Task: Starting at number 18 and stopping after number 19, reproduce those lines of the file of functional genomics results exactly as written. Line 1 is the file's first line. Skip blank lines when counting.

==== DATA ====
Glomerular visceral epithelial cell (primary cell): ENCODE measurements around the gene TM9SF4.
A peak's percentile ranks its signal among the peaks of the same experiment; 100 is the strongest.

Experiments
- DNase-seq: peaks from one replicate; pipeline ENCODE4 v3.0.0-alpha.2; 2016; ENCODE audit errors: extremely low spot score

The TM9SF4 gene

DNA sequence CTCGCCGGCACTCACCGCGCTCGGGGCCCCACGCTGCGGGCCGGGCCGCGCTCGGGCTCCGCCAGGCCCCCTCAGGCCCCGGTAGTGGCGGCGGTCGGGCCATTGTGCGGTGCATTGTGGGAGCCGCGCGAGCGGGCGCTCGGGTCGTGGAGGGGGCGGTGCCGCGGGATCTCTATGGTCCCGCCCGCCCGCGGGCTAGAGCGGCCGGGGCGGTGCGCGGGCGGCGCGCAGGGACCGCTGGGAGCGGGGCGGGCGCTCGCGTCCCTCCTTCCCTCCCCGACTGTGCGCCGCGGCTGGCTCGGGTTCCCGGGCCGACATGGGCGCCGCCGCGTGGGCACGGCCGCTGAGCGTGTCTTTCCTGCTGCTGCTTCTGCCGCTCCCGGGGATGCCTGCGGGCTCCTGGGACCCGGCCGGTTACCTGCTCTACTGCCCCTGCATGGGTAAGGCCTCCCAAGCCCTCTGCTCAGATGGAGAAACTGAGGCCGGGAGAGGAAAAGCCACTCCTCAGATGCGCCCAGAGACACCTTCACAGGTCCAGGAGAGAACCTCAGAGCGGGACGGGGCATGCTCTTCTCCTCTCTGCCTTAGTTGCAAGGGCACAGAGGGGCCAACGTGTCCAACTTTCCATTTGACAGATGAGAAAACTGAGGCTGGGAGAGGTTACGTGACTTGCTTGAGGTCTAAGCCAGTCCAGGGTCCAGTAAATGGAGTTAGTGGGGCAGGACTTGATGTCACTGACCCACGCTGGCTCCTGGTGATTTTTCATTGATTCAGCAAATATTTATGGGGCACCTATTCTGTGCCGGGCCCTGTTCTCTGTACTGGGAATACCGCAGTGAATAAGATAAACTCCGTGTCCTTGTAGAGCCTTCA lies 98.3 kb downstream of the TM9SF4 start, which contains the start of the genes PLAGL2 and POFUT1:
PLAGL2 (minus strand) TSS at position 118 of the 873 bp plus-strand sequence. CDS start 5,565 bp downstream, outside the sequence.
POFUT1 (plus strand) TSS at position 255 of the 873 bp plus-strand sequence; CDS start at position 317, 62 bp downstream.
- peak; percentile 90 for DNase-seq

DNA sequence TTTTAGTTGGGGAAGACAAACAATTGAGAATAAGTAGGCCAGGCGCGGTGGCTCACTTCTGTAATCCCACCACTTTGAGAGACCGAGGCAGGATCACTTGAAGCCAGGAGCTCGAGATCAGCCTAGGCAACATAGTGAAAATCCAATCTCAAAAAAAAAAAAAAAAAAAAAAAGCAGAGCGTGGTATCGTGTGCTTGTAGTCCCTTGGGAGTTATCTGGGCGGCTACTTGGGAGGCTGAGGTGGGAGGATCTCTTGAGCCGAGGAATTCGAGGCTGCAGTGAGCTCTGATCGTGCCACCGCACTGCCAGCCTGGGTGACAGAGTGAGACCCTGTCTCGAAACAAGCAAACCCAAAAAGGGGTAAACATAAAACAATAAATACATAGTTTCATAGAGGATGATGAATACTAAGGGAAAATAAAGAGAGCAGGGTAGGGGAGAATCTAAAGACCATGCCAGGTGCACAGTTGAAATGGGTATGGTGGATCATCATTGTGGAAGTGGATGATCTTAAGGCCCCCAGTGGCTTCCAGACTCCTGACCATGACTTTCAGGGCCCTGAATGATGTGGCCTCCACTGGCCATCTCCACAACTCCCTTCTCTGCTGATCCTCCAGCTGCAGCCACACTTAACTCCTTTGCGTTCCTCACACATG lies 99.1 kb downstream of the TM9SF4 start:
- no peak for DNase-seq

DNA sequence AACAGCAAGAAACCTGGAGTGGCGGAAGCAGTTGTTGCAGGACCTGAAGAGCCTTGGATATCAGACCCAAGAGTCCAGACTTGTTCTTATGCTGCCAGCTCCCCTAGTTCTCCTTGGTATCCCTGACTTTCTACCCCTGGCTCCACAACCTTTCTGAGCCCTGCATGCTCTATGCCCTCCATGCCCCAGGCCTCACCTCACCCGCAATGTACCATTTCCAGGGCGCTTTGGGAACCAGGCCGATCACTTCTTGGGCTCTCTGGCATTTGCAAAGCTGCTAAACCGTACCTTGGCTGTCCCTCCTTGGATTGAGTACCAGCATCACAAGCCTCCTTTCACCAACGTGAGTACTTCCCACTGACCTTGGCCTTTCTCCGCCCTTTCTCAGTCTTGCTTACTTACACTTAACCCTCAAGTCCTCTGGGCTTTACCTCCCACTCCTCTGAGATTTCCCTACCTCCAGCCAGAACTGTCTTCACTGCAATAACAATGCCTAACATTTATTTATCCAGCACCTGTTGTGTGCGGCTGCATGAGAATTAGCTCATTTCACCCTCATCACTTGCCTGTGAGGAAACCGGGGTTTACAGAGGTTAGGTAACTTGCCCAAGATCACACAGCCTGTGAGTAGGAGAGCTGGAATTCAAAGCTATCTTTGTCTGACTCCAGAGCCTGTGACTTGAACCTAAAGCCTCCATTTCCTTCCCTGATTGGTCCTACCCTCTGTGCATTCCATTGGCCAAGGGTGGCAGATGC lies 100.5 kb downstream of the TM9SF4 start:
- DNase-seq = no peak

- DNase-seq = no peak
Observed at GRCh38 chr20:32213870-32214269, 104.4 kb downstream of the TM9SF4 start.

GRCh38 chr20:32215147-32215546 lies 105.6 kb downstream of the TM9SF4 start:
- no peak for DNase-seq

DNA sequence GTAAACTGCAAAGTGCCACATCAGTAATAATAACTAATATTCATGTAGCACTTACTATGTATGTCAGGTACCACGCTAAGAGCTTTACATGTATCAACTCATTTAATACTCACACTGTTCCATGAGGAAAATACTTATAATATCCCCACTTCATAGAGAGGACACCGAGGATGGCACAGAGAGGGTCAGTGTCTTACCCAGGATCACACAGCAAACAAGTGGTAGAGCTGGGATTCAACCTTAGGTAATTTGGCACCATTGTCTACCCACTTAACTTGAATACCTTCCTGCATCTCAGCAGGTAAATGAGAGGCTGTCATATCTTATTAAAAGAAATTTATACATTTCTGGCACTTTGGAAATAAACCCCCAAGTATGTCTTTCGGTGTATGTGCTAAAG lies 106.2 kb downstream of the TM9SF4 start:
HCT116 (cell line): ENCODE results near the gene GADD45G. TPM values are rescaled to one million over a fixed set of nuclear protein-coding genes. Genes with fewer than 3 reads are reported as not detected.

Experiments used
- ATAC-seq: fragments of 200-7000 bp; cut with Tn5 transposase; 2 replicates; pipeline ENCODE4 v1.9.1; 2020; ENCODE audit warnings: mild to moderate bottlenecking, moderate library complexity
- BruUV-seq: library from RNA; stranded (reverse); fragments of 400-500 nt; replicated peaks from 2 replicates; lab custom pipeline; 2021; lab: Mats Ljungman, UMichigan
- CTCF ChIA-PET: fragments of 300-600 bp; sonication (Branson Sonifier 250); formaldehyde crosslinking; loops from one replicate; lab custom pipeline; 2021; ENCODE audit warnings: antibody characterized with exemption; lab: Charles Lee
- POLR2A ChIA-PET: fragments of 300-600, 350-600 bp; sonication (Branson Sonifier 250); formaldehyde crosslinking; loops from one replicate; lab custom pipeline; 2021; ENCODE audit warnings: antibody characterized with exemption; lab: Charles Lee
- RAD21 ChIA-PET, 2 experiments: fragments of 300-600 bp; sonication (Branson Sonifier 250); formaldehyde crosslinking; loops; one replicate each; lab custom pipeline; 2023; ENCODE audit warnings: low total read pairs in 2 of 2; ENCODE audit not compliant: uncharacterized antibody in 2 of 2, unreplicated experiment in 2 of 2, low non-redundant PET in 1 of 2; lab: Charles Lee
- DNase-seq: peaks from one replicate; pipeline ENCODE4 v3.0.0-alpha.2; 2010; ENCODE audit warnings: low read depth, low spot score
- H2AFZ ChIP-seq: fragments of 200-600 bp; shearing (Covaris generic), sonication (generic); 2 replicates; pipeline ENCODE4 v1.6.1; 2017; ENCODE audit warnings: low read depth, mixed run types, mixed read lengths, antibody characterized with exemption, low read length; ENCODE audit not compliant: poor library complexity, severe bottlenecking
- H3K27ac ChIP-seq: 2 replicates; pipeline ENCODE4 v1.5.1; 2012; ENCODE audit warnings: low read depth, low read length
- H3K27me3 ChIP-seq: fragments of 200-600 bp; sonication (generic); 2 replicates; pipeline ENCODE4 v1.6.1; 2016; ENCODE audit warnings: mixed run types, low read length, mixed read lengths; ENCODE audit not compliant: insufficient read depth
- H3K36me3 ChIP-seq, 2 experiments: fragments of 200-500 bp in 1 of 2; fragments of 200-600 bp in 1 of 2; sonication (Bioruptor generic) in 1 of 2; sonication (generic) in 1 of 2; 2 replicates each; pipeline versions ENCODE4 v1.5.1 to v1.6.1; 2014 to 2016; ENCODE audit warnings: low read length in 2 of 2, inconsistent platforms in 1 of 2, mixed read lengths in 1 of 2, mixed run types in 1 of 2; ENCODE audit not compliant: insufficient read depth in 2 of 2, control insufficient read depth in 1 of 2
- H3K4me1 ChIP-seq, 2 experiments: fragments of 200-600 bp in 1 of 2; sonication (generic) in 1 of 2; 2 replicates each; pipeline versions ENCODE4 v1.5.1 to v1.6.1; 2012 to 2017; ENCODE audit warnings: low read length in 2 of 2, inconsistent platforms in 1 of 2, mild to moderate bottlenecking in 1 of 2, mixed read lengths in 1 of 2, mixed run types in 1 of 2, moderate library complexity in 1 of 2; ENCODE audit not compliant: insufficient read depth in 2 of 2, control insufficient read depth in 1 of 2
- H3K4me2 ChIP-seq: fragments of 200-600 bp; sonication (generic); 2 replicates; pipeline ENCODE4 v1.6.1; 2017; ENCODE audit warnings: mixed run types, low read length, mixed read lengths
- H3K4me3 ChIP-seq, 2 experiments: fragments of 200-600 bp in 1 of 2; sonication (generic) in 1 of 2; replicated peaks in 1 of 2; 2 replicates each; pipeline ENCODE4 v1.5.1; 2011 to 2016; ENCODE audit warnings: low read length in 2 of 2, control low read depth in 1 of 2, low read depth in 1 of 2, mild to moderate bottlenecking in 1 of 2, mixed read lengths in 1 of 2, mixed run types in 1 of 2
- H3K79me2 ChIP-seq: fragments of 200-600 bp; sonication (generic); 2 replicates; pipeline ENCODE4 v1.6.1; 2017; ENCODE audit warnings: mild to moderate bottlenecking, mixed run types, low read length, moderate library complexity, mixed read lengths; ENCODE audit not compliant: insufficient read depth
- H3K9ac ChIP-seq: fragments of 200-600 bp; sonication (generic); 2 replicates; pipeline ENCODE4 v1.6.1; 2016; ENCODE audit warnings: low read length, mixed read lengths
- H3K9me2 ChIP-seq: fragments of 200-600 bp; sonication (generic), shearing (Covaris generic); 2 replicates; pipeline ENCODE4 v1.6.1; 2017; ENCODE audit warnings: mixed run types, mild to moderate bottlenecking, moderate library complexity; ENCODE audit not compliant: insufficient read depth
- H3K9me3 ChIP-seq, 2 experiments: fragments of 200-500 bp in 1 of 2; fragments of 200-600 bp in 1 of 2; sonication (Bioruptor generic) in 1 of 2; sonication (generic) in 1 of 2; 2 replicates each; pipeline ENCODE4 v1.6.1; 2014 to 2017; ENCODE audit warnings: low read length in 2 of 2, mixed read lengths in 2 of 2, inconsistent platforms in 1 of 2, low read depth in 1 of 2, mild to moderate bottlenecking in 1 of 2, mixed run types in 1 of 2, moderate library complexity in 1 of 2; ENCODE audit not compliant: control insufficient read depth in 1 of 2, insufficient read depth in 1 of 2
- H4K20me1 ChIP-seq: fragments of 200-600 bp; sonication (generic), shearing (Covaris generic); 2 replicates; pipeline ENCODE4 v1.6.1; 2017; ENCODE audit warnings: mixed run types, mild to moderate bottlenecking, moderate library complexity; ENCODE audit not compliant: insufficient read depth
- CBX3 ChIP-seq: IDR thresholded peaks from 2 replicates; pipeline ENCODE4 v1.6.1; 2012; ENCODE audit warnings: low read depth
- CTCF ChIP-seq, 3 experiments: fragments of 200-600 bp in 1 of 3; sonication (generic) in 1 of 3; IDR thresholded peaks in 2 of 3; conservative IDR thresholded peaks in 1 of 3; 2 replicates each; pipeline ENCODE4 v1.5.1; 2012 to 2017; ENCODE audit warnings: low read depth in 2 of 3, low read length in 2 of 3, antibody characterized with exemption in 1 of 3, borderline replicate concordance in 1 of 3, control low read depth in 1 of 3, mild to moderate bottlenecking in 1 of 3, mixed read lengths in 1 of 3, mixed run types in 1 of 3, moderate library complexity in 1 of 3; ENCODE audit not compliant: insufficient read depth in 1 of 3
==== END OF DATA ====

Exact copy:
DNA sequence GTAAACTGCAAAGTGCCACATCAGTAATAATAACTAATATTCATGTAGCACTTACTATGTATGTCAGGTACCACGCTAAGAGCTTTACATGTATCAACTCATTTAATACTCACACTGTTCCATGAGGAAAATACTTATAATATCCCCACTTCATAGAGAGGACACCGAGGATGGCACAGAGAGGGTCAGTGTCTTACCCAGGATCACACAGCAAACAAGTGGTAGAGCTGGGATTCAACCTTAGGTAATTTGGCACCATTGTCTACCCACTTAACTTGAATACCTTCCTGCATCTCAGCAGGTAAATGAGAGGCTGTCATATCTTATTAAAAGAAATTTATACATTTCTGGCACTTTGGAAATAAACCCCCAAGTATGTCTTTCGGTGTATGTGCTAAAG lies 106.2 kb downstream of the TM9SF4 start:
HCT116 (cell line): ENCODE results near the gene GADD45G. TPM values are rescaled to one million over a fixed set of nuclear protein-coding genes. Genes with fewer than 3 reads are reported as not detected.